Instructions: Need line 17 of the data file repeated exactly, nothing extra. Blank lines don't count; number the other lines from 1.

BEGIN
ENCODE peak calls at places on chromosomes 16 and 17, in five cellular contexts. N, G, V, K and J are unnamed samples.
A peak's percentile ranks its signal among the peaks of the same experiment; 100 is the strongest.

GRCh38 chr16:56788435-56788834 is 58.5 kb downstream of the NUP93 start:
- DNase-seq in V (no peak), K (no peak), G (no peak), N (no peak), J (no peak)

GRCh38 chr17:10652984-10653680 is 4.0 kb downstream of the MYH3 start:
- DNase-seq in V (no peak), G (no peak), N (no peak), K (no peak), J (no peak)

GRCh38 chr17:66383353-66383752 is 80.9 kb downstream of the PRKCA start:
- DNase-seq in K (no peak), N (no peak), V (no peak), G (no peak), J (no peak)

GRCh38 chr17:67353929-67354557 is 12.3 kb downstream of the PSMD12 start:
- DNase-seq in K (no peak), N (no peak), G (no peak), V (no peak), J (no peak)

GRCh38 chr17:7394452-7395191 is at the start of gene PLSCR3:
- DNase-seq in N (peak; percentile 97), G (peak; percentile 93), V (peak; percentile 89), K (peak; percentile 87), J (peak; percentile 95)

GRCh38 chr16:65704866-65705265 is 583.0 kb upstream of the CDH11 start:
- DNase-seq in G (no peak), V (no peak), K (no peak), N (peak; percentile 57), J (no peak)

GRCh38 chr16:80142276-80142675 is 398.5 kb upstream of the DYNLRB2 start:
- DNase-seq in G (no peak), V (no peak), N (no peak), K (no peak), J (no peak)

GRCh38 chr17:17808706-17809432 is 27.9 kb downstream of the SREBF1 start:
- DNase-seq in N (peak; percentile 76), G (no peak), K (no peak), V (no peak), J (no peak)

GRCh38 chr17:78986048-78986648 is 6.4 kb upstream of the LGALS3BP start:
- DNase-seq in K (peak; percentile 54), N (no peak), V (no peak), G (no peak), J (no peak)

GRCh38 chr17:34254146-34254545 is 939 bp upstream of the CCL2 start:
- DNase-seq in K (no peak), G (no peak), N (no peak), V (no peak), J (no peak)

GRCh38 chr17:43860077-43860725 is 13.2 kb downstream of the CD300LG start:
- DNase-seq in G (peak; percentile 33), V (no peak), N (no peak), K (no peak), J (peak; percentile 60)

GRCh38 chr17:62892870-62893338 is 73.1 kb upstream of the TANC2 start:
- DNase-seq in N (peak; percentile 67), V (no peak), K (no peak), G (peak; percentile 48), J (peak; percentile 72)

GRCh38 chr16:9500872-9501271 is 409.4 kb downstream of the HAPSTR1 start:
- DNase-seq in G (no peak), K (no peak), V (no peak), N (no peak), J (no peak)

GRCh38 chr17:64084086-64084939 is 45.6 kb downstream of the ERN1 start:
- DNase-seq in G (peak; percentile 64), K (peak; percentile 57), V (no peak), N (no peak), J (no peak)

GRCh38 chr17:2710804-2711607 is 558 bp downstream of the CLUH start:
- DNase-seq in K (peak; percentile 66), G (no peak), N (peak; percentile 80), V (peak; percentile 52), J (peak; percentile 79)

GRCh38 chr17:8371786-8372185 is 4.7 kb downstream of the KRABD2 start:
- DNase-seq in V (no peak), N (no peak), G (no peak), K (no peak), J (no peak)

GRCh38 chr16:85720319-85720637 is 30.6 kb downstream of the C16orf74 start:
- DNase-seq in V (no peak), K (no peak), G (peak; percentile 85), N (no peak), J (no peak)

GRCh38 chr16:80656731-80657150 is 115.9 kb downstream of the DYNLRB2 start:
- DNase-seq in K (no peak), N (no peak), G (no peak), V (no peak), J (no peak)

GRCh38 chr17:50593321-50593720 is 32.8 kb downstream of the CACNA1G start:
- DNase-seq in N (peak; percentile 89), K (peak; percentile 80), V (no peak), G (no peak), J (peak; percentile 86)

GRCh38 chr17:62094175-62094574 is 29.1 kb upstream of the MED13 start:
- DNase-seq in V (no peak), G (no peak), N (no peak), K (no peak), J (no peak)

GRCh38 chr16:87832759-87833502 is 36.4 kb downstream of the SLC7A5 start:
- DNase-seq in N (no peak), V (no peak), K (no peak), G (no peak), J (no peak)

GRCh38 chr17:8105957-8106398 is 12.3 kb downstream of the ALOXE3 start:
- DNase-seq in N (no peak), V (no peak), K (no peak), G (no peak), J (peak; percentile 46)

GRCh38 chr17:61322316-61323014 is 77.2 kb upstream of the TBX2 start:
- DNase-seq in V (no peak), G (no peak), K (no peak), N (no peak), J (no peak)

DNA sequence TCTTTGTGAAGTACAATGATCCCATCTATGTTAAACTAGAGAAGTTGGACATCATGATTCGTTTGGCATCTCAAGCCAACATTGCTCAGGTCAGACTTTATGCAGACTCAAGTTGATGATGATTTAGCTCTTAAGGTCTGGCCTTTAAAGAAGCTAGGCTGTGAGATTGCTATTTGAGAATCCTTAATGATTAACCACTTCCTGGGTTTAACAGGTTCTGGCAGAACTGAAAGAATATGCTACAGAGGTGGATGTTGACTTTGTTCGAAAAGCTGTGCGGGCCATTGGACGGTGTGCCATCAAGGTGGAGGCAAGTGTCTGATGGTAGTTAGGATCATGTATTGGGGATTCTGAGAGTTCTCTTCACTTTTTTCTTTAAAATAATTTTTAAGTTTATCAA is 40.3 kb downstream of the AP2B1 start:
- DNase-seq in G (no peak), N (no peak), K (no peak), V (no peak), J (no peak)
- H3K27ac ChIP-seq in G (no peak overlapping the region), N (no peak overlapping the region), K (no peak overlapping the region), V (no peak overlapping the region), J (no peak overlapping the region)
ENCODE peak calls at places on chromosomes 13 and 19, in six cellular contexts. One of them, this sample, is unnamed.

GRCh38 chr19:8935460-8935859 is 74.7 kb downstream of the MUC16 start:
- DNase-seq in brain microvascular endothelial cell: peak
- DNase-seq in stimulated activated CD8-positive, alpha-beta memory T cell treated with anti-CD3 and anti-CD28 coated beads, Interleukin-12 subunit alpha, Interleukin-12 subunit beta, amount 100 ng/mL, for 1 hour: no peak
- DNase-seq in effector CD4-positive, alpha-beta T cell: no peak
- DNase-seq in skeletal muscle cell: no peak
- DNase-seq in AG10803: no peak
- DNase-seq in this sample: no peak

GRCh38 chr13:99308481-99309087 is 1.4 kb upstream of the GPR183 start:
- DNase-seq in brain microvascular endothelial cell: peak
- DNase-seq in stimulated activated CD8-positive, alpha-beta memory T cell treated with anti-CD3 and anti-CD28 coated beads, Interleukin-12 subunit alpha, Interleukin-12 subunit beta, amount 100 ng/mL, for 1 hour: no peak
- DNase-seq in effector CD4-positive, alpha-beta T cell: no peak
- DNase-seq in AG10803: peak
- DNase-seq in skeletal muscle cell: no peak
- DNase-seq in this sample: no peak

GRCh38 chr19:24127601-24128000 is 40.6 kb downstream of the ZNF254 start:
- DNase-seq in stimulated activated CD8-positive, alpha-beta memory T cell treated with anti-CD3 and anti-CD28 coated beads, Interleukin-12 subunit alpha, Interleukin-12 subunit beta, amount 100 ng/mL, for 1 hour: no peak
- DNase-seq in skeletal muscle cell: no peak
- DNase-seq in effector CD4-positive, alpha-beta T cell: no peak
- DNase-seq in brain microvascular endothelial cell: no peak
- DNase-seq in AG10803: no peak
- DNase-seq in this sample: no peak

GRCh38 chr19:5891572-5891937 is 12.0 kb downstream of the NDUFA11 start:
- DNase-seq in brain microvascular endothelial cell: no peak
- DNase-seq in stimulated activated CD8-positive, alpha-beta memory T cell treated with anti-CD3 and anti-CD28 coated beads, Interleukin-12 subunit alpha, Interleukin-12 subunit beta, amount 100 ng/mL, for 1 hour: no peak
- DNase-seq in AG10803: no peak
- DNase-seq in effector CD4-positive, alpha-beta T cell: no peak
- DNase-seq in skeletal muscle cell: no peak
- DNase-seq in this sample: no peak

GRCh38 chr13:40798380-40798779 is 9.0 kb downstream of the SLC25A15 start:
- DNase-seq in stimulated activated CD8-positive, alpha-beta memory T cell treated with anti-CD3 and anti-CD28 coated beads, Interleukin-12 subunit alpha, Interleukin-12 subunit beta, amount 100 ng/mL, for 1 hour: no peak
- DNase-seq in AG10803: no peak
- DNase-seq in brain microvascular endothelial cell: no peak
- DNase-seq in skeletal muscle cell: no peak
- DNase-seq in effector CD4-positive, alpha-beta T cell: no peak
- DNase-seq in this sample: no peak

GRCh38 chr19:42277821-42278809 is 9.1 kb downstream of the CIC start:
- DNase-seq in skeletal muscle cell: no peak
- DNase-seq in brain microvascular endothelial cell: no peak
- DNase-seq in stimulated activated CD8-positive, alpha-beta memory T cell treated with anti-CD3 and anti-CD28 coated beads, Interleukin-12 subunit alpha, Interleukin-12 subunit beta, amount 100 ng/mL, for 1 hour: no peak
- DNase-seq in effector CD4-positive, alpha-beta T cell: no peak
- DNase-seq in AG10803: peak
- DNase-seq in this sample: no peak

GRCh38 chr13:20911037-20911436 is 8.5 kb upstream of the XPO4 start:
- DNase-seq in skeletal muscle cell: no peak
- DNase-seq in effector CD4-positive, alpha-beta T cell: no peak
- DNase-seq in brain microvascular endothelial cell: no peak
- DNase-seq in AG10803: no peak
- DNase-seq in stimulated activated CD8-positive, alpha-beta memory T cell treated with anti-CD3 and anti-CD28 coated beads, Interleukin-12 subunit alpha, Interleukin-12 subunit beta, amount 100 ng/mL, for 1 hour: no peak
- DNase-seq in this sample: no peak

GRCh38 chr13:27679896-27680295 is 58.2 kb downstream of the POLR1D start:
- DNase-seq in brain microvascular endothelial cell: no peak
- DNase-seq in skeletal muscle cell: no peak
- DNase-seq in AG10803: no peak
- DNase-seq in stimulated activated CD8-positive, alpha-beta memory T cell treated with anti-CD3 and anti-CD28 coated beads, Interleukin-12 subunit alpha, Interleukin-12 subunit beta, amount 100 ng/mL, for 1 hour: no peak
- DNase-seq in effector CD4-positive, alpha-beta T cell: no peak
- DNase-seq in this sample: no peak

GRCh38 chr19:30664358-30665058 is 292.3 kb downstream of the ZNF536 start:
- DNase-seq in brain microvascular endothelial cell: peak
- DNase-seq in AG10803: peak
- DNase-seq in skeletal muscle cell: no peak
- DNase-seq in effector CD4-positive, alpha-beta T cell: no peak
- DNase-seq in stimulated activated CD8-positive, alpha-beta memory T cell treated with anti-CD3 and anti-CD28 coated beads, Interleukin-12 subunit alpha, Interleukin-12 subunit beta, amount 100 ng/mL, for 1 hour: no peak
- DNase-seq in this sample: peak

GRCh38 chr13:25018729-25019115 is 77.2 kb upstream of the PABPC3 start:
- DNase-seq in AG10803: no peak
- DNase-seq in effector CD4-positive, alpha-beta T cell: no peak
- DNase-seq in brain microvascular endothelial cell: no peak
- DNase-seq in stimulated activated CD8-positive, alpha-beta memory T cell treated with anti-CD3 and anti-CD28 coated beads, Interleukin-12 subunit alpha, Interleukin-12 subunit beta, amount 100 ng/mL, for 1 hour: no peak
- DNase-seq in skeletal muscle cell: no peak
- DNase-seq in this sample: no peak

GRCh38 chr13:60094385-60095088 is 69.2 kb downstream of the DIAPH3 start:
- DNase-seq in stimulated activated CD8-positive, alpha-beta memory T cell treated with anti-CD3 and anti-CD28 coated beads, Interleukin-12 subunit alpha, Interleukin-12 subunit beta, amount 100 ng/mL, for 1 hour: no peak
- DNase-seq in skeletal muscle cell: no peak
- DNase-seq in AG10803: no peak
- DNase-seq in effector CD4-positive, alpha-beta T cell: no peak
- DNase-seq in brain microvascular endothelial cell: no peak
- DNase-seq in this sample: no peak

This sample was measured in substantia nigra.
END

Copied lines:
GRCh38 chr17:17808706-17809432 is 27.9 kb downstream of the SREBF1 start: